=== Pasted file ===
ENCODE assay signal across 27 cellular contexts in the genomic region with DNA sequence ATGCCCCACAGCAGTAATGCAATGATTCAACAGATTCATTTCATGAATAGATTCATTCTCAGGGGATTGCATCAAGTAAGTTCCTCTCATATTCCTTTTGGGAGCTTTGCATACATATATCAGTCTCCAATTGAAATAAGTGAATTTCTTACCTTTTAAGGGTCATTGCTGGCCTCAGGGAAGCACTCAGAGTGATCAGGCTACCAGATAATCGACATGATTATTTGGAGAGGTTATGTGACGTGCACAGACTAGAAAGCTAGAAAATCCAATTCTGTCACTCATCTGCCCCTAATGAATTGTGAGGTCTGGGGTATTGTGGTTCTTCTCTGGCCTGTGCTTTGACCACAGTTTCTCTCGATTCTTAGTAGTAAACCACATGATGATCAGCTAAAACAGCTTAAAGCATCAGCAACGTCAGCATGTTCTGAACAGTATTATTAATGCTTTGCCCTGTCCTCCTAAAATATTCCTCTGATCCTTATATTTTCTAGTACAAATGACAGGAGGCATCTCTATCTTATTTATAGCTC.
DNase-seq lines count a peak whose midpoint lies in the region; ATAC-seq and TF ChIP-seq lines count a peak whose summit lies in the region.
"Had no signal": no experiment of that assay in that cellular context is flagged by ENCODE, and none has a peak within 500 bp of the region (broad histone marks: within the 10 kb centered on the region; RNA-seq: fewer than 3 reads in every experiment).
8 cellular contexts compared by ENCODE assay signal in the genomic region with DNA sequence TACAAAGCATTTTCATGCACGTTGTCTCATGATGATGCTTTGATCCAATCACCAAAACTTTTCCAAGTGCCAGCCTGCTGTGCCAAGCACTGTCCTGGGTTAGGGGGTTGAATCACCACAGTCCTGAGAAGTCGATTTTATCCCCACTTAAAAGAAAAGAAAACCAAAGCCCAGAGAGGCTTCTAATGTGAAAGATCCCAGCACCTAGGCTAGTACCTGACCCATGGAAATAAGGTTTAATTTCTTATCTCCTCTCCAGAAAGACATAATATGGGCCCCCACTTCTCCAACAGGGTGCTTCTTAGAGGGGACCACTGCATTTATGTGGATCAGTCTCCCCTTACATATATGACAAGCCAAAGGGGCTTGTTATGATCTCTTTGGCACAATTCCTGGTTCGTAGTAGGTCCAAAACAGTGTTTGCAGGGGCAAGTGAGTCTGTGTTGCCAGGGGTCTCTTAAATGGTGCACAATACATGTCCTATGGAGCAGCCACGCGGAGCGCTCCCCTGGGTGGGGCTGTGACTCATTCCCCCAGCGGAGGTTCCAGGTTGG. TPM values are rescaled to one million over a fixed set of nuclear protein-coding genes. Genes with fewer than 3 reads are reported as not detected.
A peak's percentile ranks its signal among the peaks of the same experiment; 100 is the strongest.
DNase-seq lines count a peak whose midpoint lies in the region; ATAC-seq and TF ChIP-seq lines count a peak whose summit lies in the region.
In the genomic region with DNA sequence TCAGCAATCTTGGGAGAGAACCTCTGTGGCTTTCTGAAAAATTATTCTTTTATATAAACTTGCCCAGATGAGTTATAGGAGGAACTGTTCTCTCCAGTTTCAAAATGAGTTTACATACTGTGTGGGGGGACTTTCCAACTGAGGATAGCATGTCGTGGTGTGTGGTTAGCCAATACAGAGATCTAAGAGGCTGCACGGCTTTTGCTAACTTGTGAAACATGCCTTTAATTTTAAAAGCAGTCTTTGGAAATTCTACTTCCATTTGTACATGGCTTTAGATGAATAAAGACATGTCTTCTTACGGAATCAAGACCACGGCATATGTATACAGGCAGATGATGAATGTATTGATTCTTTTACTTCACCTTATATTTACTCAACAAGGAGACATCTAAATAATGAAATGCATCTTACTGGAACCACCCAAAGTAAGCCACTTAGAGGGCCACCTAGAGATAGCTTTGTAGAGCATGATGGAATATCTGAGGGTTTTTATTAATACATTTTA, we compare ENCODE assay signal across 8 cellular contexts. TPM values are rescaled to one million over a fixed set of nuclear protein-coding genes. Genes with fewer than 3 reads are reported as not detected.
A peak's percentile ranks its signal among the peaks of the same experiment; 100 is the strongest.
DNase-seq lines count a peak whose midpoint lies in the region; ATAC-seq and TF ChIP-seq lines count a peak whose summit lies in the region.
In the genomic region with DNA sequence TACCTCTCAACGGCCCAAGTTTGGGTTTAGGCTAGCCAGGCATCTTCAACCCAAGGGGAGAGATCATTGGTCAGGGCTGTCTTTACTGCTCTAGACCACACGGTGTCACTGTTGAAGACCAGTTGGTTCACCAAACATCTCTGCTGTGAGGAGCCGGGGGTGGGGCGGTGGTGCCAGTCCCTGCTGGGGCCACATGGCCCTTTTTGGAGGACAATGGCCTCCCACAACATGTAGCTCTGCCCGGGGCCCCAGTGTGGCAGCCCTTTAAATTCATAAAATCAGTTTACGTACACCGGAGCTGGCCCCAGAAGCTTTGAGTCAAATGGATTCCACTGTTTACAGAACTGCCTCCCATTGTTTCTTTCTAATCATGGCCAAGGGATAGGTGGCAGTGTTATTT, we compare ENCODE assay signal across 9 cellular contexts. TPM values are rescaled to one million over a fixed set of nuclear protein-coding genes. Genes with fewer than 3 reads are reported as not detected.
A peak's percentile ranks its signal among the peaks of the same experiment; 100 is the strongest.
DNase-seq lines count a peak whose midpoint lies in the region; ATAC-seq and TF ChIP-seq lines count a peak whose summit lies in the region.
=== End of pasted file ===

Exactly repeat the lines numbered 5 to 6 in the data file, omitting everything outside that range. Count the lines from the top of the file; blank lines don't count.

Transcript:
A peak's percentile ranks its signal among the peaks of the same experiment; 100 is the strongest.
DNase-seq lines count a peak whose midpoint lies in the region; ATAC-seq and TF ChIP-seq lines count a peak whose summit lies in the region.